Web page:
Tag Archives: deaths

Farewell, Donald J. Sobol

Some kids want to be firefighters or ballet dancers or teachers or astronauts. When I was six years old, I wanted to be a detective. Mysteries were my first genre fiction addiction*; I didn’t turn to SF/F until I’d read through the school library’s Nancy Drew, Hardy Boys, Cam Jansen, and Agatha Christie collections, followed by my mother’s treasure trove of books by Donald Westlake, Lawrence Block, Dick Francis, and Mickey Spillane. Donald J. Sobol and Encyclopedia Brown started it all. To this day, I think of those books when I remember not to file my nails after taking a bath, or turn off a light so I can see out the window at night, or pause and pretend to think before giving someone an answer I know off the top of my head, or know which parts of a goose are dark meat. (That last one is in The Encyclopedia Brown Cookbook, which is even more awesome than you are imagining right now.) Some of Sobol’s work felt dated even when I was a kid, but the facts that earned Encyclopedia his quarters are timeless.

* Followed quickly by thrillers. I recall Elmore Leonard being rather startled that the nine-year-old had dragged her mother to his signing rather than the other way around, and I treasure my copy of Freaky Deaky inscribed “To my youngest fan”.

I think the world needs an Encyclopedia Brown movie, as long as it’s understood that Sally is a lesbian and Encyclopedia is African-American. Seriously, when’s the last time you met a white kid named Leroy Brown?

Link Roundup

I get a cold, you get links:

A Bright Light No Longer Shines

I am tremendously grieved to learn of the death of Leslie Esdaile Banks, better known to her legions of fans as L.A. Banks. She was an utterly vibrant, tremendous woman and I can’t even describe how bewildering it is to refer to her in the past tense.

I only met Leslie once or twice, so I suppose it wouldn’t be quite accurate to say that we were friends, except in the sense that she instantly befriended everyone she met. She was always reaching out: as a writer, a presenter, an activist, a colleague. Her books inspired a generation of writers and readers to diversify the overwhelmingly white landscapes of urban fantasy and paranormal romance. She introduced Barack Obama at a healthcare reform event (video and transcript here), which reminds me to note that this Saturday’s fundraiser in Philadelphia is still on and will benefit Leslie’s daughter, who has a stack of hospital bills to contend with on top of her grief. Blogs all over the web are filling up with posts from writers and readers about how Leslie changed their lives or simply showed them a little kindness and good humor when it mattered. She will be greatly, greatly missed.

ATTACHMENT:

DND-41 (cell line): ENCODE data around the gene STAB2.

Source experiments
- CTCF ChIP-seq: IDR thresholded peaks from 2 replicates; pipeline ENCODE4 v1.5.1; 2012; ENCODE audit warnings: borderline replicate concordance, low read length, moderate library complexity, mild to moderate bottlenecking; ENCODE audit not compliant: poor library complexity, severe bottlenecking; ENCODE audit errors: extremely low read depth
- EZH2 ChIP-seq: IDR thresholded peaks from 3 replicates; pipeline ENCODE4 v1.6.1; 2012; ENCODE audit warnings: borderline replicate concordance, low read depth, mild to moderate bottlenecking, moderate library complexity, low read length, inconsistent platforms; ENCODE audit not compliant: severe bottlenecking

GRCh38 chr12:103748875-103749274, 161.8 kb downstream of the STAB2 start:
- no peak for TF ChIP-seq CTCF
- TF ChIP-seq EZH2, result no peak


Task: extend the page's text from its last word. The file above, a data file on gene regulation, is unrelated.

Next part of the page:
Via RT Book Reviews, Beverly Jenkins provided info on the memorial service:

When: 11:00 A.M. Saturday, August 13, 2011
Where: Holy Apostles and The Mediator Episcopal Church
206 South 51st St.
Philadelphia, PA 19139
(215) 472-3000

Leslie requested that donations be made to UNCF in lieu of flowers. Expect the service to be crowded; I think everyone who ever met Leslie loved her and will want to be there to honor her memory.

RIP Martin H. Greenberg, Editor Fantastic

I am very sad to see that SFSite reports the death of Martin H. Greenberg.

The anthologies I read as a kid are the reason I grew up wanting to be an editor. Greenberg’s name is on so many of those anthologies that I have a separate bookshelf for them. He was immensely prolific and very rarely recognized for his editorial talent, perhaps because his books were mass market originals and unabashedly commercial. I’m sure I’m not the only editor he inspired, and he collaborated with many notables as well as up-and-comers. He will be missed.

RIP Joanna Russ

Multiple sources are reporting that Joanna Russ has died following a series of strokes. She was 74.

I don’t even know how to talk about her: her influence on writing, on writers, on the direction of the genre, on generations of readers, and especially on other women in all areas of the field. She was tremendous. I read The Female Man when I was in college, and was awed. I read “When It Changed” some time later, I think when it was first reprinted on SciFi.com (for which I am very grateful to Ellen Datlow, the site’s fiction editor, who ran a phenomenal series of reprints there), and I read it again today when Graham Sleight posted a link to it. It is just as powerful as I remember. Do yourself a favor and read or reread it now; it isn’t long, and is well worth the little time and effort it requires. I always expect it to end differently, or maybe I want it to end differently: the simple ending, the brute force ending. But that wasn’t Russ’s way; she always went for the complex ending, the realistic ending, the ending that is not really an ending because human stories don’t end in that neat and tidy way.

Her story also has not ended, as long as we remember her–which I hope will be for a very, very long time.

In Memoriam: Melissa Mia Hall, 1954-2011

When I came in to work yesterday, my colleague Peter Cannon shared some sad news: author, editor, and PW reviewer Melissa Mia Hall died of a heart attack on January 28th. Melissa had been reviewing for PW as long as I have, almost nine years now, and was a quick reader and prolific writer who contributed extensively to our fiction sections and was always happy to read in any genre and meet a tight deadline. Readers who keep an eye on our contributor lists will notice that Melissa’s name appeared in nearly every issue. We’re all quite stunned and saddened that she’s gone.